AD Quality Auto 360p 720p 1080p Top articles1/5READ MOREFrumpy Middle-aged Mom: My realistic 2020 New Year’s resolutions. Some involve doughnuts.Their backgrounds make the substance of MPAC’s statement doubly distressing. MPAC’s press release says not one word about how today’s crisis came to be – no condemnation of Hamas, nor Hezbollah, nor of the kidnappings, nor of the indiscriminate shelling of civilian populations nor of the brazen provocation of war. In the press release, however, MPAC decries the United States for its “poor moral leadership.” There is paragraph after paragraph condemning Israel’s “brutal violence,” its “indiscriminate harm enacted upon innocent civilians,” the “horrifying violence which betrays a fundamental respect for the sanctity and equality of all human life,” the “illegal Israeli aggressions” and on and on and on. For MPAC, which wants to present itself to the community as a moderate and reasonable voice, this kind of heated rhetoric is, frankly, self-destructive. It has betrayed an agenda and outlook that is neither moderate nor reasonable. In fact, MPAC has become so brazen that its statement presumes to instruct the media on how to report about the current crisis: “MPAC calls upon all those who are engaging in an analysis of the current situation to cease the use of Islamic terminology to explain the very clearly political narrative.” SECRETARY of State Condoleeza Rice described the current crisis in the Middle East as a “clarifying moment,” when we see who our friends are and who is willing to take a stand against nihilistic purveyors of death. She was referring to the international scene, but it was an accurate description of the domestic arena as well. The actions of Hamas and Hezbollah have clarified their intentions. These terrorist groups would rather focus on the elimination of Israel than concentrate on the betterment of their own people. The Los Angeles-based Muslim Public Affairs Council has also offered us a moment of lucidity. Last month, the group convened several of L.A.’s religious leaders at what MPAC called an “interfaith vigil to end the occupation.” According to an MPAC press release, Salam Al-Marayati, the council’s longtime head, convened the vigil with the Rev. George Regas of Pasadena’s All Saints Episcopal Church, Rabbi Leonard Beerman of Leo Baeck Temple and Dr. Maher Hathout, chairman of the Islamic Center of Southern California – all decent, well-meaning leaders with impeccable liberal credentials. Huh? Are the media to ignore the clear rhetoric and platforms of Hamas and Hezbollah – platforms that are undeniably religious, Islamic and laden with hate? Ironically, the extremism of MPAC and those associated with its vigil have not resulted in their being ostracized from the mainstream of L.A.’s leadership. In September, the American Civil Liberties Union of Southern California will honor Al-Marayati, as well as two of the participants in the vigil, Rabbi Beerman and the Rev. Dr. Regas, with its Religious Freedom Award. It must be a narrow definition of “religious freedom” that is being celebrated. In moments of clarity, we ought to benefit from the insights we are offered and draw the appropriate conclusions as to who stands for what and who our real friends are. David A. Lehrer is president and Joe R. Hicks is vice president of Community Advocates Inc. ( www.cai-la.org ), an L.A.-based human relations organization.160Want local news?Sign up for the Localist and stay informed Something went wrong. Please try again.subscribeCongratulations! You’re all set!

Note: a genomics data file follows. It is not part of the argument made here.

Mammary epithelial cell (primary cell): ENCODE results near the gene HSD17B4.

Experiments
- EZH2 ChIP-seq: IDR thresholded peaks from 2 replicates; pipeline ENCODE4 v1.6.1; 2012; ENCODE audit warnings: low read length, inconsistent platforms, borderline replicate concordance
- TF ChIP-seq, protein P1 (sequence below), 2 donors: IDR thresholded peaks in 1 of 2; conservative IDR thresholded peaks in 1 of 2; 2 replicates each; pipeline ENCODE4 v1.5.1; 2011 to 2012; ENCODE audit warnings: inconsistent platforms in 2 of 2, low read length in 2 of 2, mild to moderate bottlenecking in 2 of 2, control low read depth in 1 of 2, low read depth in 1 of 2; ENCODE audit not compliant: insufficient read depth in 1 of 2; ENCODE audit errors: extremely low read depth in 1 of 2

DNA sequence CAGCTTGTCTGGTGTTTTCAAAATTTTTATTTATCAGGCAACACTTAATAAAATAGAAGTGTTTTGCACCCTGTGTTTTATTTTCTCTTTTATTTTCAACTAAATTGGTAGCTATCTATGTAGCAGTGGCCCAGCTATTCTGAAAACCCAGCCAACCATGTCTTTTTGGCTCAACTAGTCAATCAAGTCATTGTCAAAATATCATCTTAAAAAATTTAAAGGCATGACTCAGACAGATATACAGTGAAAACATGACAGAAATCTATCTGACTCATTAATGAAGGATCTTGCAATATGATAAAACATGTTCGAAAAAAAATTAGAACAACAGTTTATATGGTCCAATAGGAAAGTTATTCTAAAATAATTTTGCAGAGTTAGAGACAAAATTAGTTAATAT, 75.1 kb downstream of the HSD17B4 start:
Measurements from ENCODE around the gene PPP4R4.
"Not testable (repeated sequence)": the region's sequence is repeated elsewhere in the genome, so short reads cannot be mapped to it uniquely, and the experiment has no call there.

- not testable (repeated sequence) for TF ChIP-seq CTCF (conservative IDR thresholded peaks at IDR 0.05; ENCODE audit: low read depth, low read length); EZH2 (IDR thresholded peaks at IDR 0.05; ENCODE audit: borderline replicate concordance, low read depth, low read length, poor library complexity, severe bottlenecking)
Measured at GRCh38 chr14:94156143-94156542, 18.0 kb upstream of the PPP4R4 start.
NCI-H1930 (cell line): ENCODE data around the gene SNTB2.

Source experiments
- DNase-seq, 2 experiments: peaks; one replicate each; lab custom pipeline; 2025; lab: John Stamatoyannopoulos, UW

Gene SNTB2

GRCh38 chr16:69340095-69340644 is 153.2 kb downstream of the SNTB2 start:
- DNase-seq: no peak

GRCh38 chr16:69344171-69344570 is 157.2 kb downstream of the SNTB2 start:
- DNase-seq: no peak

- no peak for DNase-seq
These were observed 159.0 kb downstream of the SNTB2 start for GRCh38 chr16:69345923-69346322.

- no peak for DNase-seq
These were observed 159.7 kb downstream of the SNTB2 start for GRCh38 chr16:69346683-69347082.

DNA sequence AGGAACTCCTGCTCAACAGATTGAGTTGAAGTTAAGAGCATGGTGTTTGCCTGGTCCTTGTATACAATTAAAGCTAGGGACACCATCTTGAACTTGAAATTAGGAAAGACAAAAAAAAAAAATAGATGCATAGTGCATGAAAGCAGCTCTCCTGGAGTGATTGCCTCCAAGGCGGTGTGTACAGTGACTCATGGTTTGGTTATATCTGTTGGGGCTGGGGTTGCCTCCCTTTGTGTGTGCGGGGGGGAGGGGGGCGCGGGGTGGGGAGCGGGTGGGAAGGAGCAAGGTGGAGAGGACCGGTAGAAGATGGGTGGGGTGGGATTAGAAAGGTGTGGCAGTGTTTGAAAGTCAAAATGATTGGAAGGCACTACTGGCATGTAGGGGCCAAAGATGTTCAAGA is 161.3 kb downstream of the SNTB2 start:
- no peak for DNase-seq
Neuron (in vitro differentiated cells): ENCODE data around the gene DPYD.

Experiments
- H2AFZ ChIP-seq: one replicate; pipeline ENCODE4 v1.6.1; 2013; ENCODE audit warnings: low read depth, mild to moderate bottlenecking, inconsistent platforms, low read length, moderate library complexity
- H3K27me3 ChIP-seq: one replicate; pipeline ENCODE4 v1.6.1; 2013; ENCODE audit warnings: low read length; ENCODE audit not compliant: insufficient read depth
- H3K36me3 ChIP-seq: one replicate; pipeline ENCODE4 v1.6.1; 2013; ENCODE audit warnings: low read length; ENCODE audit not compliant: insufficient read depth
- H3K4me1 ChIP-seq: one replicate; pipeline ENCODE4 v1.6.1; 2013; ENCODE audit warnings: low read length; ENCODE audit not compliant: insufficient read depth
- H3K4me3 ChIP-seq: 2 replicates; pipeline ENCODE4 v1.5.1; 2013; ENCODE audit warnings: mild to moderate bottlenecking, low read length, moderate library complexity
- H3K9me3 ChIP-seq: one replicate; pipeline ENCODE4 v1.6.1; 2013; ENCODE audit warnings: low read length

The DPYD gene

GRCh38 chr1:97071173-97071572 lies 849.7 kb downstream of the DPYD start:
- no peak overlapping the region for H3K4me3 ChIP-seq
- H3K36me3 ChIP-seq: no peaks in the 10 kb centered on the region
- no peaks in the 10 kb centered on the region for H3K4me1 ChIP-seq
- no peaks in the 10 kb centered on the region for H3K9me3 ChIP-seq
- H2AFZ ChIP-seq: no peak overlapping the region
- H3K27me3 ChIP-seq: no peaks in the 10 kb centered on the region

WINNIPEG — Brian Sanderson’s white beard and jolly demeanor landed him in Santa’s bright-red suit in Winnipeg malls, seniors centres, toy catalogues and as the mythical Christmas figure in more than half a dozen movies.So when Sanderson, Winnipeg’s most well-known Santa’s helper, died in October at the age of 77, a group of people — his own special elves — stepped up to make sure the Christmas magic he displayed all year would continue.“He just had such a kind heart and literally a twinkle in his eye that is pushing us forward,” said Shelly Anthis.Anthis, a casting director who met Sanderson through his movie roles, started a toy drive in memory of Santa Brian. Along with help from others and the support of Sanderson’s family, she has been collecting gifts to hand out to children and teenagers at shelters and family centres over the holiday season.“There (are) a lot of teens and youth there that could use some of that magic and we just want to make sure that they have gifts, too,” she said.Christmas was always extremely busy for Sanderson and his partner of 11 years, Lillian Harrison, also known as Mrs. Claus. But Sanderson played the role of Santa all year long for 26 years.It started when he agreed to be in Christmas photos taken at a Winnipeg mall. The first year he wore a fake beard, Harrison said, and a child pulled it down. Sanderson didn’t want to break that special illusion again, so he grew his own beard out.“In his younger years, Santa was magic … and he just wanted to bring that magic to other people,” Harrison said.Sanderson carried candy canes with him all year long in case he ran into children who recognized him as Santa. One year, two young girls came to the door and asked him why he forgot them at Christmas, so he went inside and found a couple of dolls from his personal toy stash to hand over.“His Santa persona was not just at Christmas. It was something he loved and lived 24-7, 365 days,” said Sanderson’s daughter Kathy Bailey in an email.“But as my daughter said to us when he passed and (Facebook) tributes and comments started rolling in: ‘I never thought of Gramps as a celebrity. To me he was just Gramps.’”Bailey said her father was a well-prepared Santa. He would study catalogues and flyers to make sure he knew what the latest toys were and would never commit to high-priced gifts.“He would say he wasn’t sure if the elves had enough parts for those toys, and if it was a cellphone, he asked the child how they would pay the bill,” she said.“He felt that Santa shouldn’t promise something parents may not be able to afford or didn’t want their child to have. This way they could make that decision themselves.”Once word of the toy drive spread, people from across Manitoba and around the world reached out to help. It shows the impact that sharing the Christmas spirit all year can have on the larger community, Anthis said. She expects her group will be handing out hundreds of gifts in the week before Christmas to children who may otherwise not get any.This year Sanderson’s Santa isn’t around to pass out wrapped presents, but Harrison’s Mrs. Claus will be there.“I am so glad they are doing that in his memory because I can see him looking down and I know he’s smiling,” she said. Kelly Geraldine Malone, The Canadian Press